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The Diary of James Brogden, August 1871 – December 1872

1 February 1872

1 February 1872

page 52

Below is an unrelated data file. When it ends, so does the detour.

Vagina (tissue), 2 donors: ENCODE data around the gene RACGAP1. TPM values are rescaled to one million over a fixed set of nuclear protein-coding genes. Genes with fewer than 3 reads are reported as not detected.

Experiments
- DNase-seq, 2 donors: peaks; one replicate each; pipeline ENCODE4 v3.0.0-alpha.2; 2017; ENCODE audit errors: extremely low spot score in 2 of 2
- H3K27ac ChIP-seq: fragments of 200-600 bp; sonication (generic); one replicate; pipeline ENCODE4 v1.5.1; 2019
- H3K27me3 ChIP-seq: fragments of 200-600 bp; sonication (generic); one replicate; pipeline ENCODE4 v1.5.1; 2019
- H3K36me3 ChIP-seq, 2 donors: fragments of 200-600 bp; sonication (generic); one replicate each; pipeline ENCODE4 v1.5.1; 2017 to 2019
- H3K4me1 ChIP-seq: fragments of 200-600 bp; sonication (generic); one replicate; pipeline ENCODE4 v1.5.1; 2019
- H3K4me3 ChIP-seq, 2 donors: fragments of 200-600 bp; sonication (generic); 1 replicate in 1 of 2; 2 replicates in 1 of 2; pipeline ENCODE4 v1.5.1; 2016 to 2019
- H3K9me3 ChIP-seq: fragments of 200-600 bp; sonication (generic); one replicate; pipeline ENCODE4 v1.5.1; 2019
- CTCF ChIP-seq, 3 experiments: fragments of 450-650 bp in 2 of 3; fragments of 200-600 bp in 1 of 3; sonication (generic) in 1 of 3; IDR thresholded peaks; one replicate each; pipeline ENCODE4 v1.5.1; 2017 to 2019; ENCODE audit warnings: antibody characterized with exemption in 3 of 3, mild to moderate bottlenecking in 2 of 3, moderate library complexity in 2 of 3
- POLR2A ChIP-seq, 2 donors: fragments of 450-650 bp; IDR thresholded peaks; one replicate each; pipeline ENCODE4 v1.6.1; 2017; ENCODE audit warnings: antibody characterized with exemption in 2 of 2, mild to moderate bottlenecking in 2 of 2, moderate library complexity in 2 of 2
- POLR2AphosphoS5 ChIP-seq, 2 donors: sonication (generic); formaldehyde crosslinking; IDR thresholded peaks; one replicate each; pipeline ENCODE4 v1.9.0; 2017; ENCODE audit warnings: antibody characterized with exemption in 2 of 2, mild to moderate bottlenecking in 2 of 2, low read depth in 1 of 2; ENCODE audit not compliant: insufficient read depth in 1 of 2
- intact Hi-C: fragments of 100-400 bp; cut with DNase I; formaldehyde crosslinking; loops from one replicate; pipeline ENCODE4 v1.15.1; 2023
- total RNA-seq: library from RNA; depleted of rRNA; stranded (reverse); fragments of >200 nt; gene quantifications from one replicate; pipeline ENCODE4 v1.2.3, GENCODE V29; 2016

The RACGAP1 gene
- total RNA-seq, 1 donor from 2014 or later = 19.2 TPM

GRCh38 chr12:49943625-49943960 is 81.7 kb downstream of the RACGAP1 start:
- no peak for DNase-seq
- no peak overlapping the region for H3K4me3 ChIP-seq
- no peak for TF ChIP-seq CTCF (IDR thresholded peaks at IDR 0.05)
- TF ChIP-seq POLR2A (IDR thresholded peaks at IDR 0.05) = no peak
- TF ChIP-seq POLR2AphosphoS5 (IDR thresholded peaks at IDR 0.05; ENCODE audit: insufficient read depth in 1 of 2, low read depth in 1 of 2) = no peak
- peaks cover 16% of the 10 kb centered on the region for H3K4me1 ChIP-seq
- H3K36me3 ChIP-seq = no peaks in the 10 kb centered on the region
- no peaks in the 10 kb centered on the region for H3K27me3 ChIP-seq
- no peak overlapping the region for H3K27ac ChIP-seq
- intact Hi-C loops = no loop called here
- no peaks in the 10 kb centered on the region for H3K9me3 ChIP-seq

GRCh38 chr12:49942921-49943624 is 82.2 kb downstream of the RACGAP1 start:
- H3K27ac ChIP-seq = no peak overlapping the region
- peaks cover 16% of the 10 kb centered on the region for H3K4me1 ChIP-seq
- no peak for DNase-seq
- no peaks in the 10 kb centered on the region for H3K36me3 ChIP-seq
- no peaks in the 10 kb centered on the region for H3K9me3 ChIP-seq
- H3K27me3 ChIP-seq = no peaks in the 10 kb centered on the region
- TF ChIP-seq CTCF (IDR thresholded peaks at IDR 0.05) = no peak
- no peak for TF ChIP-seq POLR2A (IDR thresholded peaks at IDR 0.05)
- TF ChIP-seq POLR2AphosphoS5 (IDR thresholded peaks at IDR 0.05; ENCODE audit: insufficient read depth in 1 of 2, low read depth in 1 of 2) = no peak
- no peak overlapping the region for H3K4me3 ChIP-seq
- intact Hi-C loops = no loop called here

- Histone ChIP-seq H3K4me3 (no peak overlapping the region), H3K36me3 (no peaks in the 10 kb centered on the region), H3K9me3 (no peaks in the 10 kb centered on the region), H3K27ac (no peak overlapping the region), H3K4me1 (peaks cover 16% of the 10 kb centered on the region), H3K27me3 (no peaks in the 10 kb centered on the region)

Since my last I have visited the Thames Gold Fields, visited the Crushing Mills, Graham Town walked and inspected the workings of the Caledonian and Tookey Mine. The Caledonian appeared to be worked out, and the shares have declined from £220 to £16. I walked up the incline to see the Wire Rope Tramway at work and over the Hill, from which the view of the Valley of the Thames is pretty. The growth of this District within 3 years is marvellous, - The Inhabitants now number upward of 20,000 and as an instance of their enterprise, the Theatre holding 1500 persons, was built in a week. On my return to Auckland, I met Dr Hirsch, who is much interested in working the tailings. The operations at these Gold Fields would be much facilitated by a cheap and abundant supply of Water from a system of Water Works, thus enabling the cleansing of the alluvial deposits to be carried on more regularly. According to their present system of working 9 to 10 dwt. of Gold per ton must be obtained to cover cost but if water were to be conducted thereto, it is said that 3 to 4 darts would pay – 2/9 being the value for 1 dwt. of gold. In extracting the reef the cost would be about 5/- per ton. As the 2/9 obtainable for the gold pays well for carriage, crushing and washing if the Stamping Machines are near the pit, the surplus would be profit. With large holdings much greater results are realised with more certainty. It is said that the Gold has cost £5 per oz – including all moneys squandered, and lost, and expended, and has only yielded £3-15-0 per oz – when realised. Dunny took great interest in all the operations, and gold samples.